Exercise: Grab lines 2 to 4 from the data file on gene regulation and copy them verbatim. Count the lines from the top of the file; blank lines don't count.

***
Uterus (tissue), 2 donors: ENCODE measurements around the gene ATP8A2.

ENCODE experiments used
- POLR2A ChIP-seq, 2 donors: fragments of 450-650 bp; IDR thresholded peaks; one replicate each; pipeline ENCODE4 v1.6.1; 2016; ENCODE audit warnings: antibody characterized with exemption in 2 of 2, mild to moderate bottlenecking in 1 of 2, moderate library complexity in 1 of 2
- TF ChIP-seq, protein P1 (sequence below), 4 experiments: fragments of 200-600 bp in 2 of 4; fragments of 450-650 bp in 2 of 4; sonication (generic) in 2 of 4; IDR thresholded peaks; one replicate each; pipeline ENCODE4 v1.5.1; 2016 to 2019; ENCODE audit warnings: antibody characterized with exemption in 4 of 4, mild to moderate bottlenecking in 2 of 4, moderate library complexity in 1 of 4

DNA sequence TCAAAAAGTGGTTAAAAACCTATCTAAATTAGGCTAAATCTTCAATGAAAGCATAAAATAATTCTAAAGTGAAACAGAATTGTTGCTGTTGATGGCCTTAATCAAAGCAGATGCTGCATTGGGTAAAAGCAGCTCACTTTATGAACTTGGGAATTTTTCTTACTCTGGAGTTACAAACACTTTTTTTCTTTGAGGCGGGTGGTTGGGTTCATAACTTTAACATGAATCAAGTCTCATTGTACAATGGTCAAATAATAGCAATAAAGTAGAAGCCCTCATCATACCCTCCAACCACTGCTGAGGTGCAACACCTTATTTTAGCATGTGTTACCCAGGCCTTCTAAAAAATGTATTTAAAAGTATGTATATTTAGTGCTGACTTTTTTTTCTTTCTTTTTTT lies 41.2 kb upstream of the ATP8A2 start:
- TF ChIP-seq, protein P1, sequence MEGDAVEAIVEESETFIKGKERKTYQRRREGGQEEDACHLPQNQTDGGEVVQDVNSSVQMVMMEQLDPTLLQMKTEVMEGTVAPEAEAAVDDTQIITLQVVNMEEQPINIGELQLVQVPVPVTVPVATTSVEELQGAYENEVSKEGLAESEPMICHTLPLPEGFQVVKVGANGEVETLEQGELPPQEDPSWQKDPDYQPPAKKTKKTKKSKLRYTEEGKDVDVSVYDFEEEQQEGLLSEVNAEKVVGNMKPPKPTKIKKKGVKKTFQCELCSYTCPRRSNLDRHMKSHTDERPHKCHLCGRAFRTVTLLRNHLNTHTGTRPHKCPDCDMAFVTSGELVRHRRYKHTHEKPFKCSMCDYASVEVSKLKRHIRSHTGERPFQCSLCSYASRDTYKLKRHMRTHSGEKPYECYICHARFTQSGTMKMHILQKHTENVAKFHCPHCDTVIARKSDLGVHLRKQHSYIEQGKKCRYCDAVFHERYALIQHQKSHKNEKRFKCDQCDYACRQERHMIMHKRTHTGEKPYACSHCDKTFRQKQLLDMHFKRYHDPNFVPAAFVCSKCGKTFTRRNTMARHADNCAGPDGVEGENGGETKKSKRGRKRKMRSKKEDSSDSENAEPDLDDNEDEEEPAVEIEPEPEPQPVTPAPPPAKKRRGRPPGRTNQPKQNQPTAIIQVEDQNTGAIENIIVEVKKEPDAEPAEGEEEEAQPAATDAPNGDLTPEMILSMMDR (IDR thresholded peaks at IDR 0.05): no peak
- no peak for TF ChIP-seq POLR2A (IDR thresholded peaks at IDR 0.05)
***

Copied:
ENCODE experiments used
- POLR2A ChIP-seq, 2 donors: fragments of 450-650 bp; IDR thresholded peaks; one replicate each; pipeline ENCODE4 v1.6.1; 2016; ENCODE audit warnings: antibody characterized with exemption in 2 of 2, mild to moderate bottlenecking in 1 of 2, moderate library complexity in 1 of 2
- TF ChIP-seq, protein P1 (sequence below), 4 experiments: fragments of 200-600 bp in 2 of 4; fragments of 450-650 bp in 2 of 4; sonication (generic) in 2 of 4; IDR thresholded peaks; one replicate each; pipeline ENCODE4 v1.5.1; 2016 to 2019; ENCODE audit warnings: antibody characterized with exemption in 4 of 4, mild to moderate bottlenecking in 2 of 4, moderate library complexity in 1 of 4